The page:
Rupert Murdoch: The last of the great press barons?
Rupert Murdoch’s motives only make sense from a historical perspective, argues Piers Brendon.
When Rupert Murdoch testified recently to the parliamentary select committee enquiring into phone-hacking by the News of the World, he paid an emotionally charged but barely noticed tribute to his father. This was Sir Keith Murdoch, who had made his name by courageously exposing British bungling at Gallipoli in 1915 and afterwards became head of the respected Herald newspaper group in Melbourne, Australia. Rupert professed to be humbled by the failings of the News Corporation he had erected on the foundation of Sir Keith’s ideals and achievements.
Most of this was myth. Keith Murdoch had depicted the admittedly frightful situation at Gallipoli in tabloid fashion and his report was a miasma of errors and exaggerations. But his sensational account appealed to Lord Northcliffe, the leading press baron of the day, whose protégé he became. Back home in Australia Keith was known as ‘Lord Southcliffe’. He employed ruthless measures in Melbourne’s circulation wars, building a drab fortress on Flinders Street and turning his work-force into a private army. Keith also used his media to bully politicians such as Prime Minister Joseph Lyons, who got him a knighthood and advanced his interests. Keith once said that he had put Lyons into office and he would put him out. At the same time Keith stressed the vital need for an ethical fourth estate. Dishonest journalism was not only a betrayal of trust, he proclaimed, it was just plain stupid ‘for the Australian public soon finds out’.
As all this suggests, Rupert Murdoch is best understood in historical perspective. He exists in direct line of succession to the media magnates of the past, those gaudy, predatory beasts in the newspaper jungle. They were men of mercury, often unstable, unscrupulous and dictatorial, who infused their organs with a restless energy and an insatiable lust for private pelf or power. Despite current wholly justified outrage about the alleged crimes of the News of the World and the resulting inclination to demonise Rupert Murdoch, he is no worse than many of his predecessors. In some respects (especially when compared with the likes of the former Mirror group owner, Robert Maxwell) he is better.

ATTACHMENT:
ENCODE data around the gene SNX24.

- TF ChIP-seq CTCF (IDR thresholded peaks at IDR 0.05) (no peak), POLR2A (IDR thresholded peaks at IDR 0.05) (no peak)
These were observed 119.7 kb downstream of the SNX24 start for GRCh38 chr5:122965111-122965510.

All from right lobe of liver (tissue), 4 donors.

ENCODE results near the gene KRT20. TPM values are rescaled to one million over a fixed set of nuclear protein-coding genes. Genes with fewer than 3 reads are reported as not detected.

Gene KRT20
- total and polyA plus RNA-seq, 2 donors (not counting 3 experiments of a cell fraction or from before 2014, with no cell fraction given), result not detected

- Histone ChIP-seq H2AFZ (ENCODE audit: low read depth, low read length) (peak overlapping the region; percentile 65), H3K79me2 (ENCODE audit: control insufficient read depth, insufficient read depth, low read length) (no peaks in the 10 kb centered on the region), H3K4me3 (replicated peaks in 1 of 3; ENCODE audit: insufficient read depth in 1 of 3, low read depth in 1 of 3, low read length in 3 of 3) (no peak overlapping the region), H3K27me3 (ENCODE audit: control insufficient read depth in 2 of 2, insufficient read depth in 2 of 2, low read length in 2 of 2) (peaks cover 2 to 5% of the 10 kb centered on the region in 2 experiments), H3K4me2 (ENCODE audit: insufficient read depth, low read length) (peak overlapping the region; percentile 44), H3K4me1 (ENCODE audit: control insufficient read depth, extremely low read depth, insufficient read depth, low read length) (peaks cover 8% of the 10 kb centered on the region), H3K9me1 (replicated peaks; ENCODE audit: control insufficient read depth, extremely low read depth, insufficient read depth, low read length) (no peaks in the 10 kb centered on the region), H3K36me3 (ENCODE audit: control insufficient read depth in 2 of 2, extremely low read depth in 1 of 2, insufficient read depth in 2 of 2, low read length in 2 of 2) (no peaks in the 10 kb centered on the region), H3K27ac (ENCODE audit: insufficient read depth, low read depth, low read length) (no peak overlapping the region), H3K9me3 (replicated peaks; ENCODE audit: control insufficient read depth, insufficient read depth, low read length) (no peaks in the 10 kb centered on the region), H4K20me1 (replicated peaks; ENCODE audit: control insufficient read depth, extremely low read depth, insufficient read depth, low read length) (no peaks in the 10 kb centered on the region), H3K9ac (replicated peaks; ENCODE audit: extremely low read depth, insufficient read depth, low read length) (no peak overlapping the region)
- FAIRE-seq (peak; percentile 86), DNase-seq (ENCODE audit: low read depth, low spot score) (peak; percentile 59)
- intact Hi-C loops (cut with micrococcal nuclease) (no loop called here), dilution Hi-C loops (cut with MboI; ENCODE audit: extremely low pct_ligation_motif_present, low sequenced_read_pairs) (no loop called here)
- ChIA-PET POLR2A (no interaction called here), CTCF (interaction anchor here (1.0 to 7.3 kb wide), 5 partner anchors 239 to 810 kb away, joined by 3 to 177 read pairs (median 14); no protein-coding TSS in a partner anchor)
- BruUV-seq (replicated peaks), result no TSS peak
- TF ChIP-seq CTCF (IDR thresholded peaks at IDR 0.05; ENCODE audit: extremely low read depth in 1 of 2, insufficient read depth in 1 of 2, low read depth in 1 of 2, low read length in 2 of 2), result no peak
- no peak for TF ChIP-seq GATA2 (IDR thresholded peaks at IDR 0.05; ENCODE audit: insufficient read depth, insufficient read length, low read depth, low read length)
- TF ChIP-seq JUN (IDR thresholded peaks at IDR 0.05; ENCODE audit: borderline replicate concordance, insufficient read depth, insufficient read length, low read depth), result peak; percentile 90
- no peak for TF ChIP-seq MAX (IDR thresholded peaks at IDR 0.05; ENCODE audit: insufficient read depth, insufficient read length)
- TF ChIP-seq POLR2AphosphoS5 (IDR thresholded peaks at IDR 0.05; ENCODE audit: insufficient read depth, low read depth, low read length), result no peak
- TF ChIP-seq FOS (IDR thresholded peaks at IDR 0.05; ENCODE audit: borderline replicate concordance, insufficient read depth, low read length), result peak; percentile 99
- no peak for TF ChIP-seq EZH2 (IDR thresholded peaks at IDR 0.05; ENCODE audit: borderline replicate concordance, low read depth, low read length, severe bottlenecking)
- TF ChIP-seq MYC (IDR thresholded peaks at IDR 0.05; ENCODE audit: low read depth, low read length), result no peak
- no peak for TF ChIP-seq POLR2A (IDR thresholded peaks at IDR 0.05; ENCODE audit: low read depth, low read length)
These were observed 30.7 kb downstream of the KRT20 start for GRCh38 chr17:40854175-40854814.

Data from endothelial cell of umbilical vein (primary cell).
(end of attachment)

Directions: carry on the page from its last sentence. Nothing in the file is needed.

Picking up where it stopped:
William Randolph Hearst, pilloried in Orson Welles’ 1941 film Citizen Kane, gave regular paid employment to hoodlums in a way not seen until the rise of bootlegging during the Prohibition era. They not only terrorised striking journalists on the Chicago Examiner (themselves apt to extract information by vile means) but promoted its circulation by assaulting news vendors, about 30 of whom were murdered. In Australia Rupert Murdoch was tame beside such brutal, violent, racist, blackmailing Autralian press gangsters as Ezra Norton and Sir Kerry Packer. Where Murdoch would enter 10 Downing Street by the back door, the megalomaniac Northcliffe, after an unsatisfactory meeting with Lloyd George, slammed the front door so loudly that the duty policeman thought a bomb had exploded.
Politicians feared newspaper tigers but took courage from the fact that they might savage each other, such was the salutary diversity of the press. In the Commons in 1919 Lloyd George referred to Northcliffe’s ‘diseased vanity’, tapping his head significantly. In 1931 Stanley Baldwin dished Beaverbrook and Rothermere with Kipling’s famous phrase about their exercising ‘power without responsibility – the prerogative of the harlot throughout the ages’. Franklin Roosevelt squashed Hearst so flat that he felt as if he’d been run over by a steamroller.
Rupert Murdoch, though, became a serious menace when he created an unprecedentedly large media conglomerate. He did so in part by intimidating and cajoling politicians, mounting virulent attacks on liberal foes via The Sun or Fox News and supporting right-wing allies in return for commercial concessions – such as Tony Blair’s repeal of the ban on alien ownership of television companies and David Cameron’s pledge to emasculate Ofcom. With power came hubris, which in turn spawned corruption. How far this went has yet to be determined, as have the consequences for News Corporation.
Perhaps democracy can cut this monstrous growth down to size, yet Thomas Jefferson’s caveat is pertinent. In 1813 he deplored the malignity, vulgarity and mendacity of newspapers. But he added that this was ‘an evil for which there is no remedy; our liberty depends on the freedom of the press, and this cannot be limited without being lost’.
From the archive:
Piers Brendon is a Fellow of Churchill College, Cambridge.
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